Ruth Correll: Cattle market reports make useful tools

Ruth Correll • May 8, 2018 at 9:30 PM

Most readers are familiar with market reports produced and housed by the U.S. Department of Agriculture. The market reports most producers are familiar with are the daily and weekly market reports for feeder cattle and slaughter cow sales. 

In Tennessee, these reports are generated from auction market sales in which market reporters associated with the Tennessee Department of Agriculture record price, sex, weight, frame size, muscle score, flesh and group size of animals marketed through the sale that day. This data is then compiled into 50-pound weight increments based on the aforementioned information and an average price and price range are provided for each class of cattle.

There are more than 30 auction markets in Tennessee, but generally TDA reporters are only able to cover 11 or 12 auctions each week due to labor constraints. Thus, the data in the weekly market report only includes sales from those auctions covered by TDA reporters. 

The purpose of market reports is to provide buyers and sellers with information to help level the playing field. Thus, it is important for the report to be representative of the majority of animals that are marketed in an area. When evaluating a feeder cattle market report, the reader may notice comments associated with some prices. These comments are used to further explain the prices received for certain animals. Comments commonly included on a report include fancy, fleshy, full and value added. These terms are used when an animal with certain characteristics brings a premium price or is discounted. 

Feeder cattle reports are not the only market reports. USDA Market News produces several market reports that producers may not be as familiar with. One of the most prominent reports is the five-area weighted average prices for slaughter cattle. This report contains information on negotiated finished cattle trade from feedlots to packers on both a dressed and live basis. This information can be useful for producers who retain ownership of cattle in the feedlot and then market cattle to meat packers. Additionally, this report could help producers pricing animals they are direct marketing to local consumers.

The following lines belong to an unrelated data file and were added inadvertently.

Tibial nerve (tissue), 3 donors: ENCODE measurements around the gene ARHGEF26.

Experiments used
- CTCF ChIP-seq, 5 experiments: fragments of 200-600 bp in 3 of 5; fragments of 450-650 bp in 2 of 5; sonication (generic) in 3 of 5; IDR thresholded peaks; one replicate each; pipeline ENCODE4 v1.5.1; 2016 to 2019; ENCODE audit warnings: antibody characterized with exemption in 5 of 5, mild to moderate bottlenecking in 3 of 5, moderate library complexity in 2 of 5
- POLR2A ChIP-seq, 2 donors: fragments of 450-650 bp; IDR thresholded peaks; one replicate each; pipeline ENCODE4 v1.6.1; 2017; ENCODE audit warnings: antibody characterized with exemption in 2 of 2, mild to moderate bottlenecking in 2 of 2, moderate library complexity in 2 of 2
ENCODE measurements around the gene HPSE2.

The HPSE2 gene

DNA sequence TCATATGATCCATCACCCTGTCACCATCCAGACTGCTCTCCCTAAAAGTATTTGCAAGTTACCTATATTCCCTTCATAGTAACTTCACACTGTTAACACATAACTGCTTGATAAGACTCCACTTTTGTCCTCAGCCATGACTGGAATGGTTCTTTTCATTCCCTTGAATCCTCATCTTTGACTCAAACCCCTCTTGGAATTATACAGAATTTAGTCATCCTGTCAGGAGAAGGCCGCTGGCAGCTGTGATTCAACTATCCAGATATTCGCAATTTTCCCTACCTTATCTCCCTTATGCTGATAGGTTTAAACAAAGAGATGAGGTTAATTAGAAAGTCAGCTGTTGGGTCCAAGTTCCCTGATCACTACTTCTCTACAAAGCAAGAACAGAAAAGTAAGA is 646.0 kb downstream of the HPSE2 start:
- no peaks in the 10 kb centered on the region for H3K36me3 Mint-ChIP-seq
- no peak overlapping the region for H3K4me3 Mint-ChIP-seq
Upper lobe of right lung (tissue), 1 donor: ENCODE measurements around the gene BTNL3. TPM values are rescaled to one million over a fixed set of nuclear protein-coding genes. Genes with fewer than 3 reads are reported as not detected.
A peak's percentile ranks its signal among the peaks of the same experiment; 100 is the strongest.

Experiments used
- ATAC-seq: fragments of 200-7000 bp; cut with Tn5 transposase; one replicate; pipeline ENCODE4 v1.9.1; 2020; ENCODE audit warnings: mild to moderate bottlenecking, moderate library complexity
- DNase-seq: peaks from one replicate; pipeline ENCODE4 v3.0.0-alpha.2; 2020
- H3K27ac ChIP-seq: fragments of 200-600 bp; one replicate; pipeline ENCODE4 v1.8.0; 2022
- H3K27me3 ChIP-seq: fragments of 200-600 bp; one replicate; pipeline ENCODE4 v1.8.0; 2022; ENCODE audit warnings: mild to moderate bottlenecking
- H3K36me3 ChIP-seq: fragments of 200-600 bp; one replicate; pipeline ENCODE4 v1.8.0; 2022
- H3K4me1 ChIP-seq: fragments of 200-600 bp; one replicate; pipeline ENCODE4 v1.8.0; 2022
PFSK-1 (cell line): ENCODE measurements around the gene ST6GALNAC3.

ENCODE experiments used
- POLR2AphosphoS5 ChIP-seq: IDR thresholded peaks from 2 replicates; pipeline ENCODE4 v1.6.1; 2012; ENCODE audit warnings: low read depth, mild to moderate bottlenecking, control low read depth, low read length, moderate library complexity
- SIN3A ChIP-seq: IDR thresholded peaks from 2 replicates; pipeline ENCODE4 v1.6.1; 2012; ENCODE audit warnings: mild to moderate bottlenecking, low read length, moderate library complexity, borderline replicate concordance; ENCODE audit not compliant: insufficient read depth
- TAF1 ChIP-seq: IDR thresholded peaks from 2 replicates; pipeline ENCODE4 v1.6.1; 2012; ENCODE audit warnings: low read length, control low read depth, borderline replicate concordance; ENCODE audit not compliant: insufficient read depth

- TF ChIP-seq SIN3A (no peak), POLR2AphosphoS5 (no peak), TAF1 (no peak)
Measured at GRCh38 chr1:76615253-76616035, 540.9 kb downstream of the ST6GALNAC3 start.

USDA does not stop there with reporting for the livestock industry. USDA reports wholesale and retail beef prices, daily and weekly slaughter levels, import and export tonnage and the list could go on. The point is USDA is constantly working to increase information flow to cattle producers and consumers, and it is important to take advantage of the publically available information they work diligently to provide. 

There are times when the information one is seeking is not publically available, but those instances are few and far between. The reports previously mentioned have several uses. One of the primary uses of feeder cattle reports is to help cattle producers have an idea of what their cattle are worth. Producers must have an understanding of the market and how it works if they intend to use a market report for valuing cattle. One must understand how breed, sex, weight, frame size, muscling, flesh score, gut fill and value added traits influence price and thus the final value. If there is certain information a reader is looking for then the use of a search engine on the internet can go a long way. If further assistance is needed, send an email to [email protected]

For more information, contact the UT-TSU Extension Office in Wilson County at 615-444-9584. You can also find it on Facebook or visit extension.tennessee.edu/wilson. Ruth Correll, UT Extension-TSU Cooperative Extension agent in Wilson County, may be reached at 615-444-9584 or [email protected]

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